Speaker: Joan Bruna, CIMS
Location: Warren Weaver Hall 1302
Date: May 2, 2014, 11:30 a.m.
Host: Denis Zorin
Object and Texture Classification are fundamental problems in which one is required to extract stable, discriminative information out of noisy, high-dimensional signals. Our perception of image and audio patterns is invariant under several transformations, such as illumination changes, translations or frequency transpositions, as well as small geometrical perturbations. Similarly, textures are examples of stationary, non-gaussian, intermittent processes which can be recognized from few realizations. Scattering operators construct a non-linear signal representation by cascading wavelet modulus decompositions, shown to be stable to geometric deformations, and capturing high-order moments with low-variance estimators. Moreover, scattering coefficients encode the presence of geometric regularity, modulation phenomena, intermittency and self-similarity, leading to efficient classification, detection and characterization of several pattern and multifractal texture recognition tasks. Although stability to geometric perturbations is necessary, it is not sufficient for the most challenging object recognition tasks, which require learning the invariance from data. We shall see that scattering operators can be generalized to this scenario, highlighting the close links between structured dictionary learning approaches and deep neural networks.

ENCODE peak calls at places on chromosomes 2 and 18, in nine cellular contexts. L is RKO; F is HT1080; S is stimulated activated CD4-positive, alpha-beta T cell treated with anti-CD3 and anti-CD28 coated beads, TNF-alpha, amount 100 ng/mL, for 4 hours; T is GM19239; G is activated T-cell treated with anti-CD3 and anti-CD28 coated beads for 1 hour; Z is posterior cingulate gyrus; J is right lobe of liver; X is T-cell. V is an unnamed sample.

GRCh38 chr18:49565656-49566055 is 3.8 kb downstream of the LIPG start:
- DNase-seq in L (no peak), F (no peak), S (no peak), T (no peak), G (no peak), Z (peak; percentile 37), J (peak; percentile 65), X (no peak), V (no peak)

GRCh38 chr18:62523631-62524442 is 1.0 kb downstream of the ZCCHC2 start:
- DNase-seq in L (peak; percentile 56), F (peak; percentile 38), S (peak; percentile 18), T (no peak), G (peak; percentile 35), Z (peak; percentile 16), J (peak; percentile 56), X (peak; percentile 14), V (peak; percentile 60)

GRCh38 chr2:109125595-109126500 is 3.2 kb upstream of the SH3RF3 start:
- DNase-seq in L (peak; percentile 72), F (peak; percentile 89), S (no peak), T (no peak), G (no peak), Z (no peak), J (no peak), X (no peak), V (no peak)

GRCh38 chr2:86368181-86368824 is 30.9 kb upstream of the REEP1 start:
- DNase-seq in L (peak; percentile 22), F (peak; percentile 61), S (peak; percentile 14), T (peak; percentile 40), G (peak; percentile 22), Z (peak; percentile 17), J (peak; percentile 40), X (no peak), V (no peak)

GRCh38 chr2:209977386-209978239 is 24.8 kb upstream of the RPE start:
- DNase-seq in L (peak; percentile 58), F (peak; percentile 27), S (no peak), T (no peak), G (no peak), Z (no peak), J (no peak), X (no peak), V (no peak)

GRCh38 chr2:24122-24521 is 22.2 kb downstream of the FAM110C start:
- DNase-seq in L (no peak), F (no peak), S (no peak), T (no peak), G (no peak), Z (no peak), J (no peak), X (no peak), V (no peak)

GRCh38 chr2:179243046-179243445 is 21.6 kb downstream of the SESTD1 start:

Joan Bruna graduated from Universitat Politècnica de Catalunya in both Mathematics and Electrical Engineering, in 2002 and 2004 respectively. He obtained an MSc in applied mathematics from ENS Cachan in 2005. From 2005 to 2012, he was a research engineer in an image processing startup, developing realtime video processing algorithms resulting in a dozen international patents. In 2013 he obtained his PhD in Applied Mathematics at École Polytechnique, under the supervision of Prof. Stéphane Mallat. Since fall 2012 he is a postdoctoral researcher in Yann LeCun's lab at the Courant Institute, New York. His research interests include invariant signal representations, stochastic processes, harmonic analysis, deep learning, and its applications to computer vision.
Refreshments will be offered starting 15 minutes prior to the scheduled start of the talk.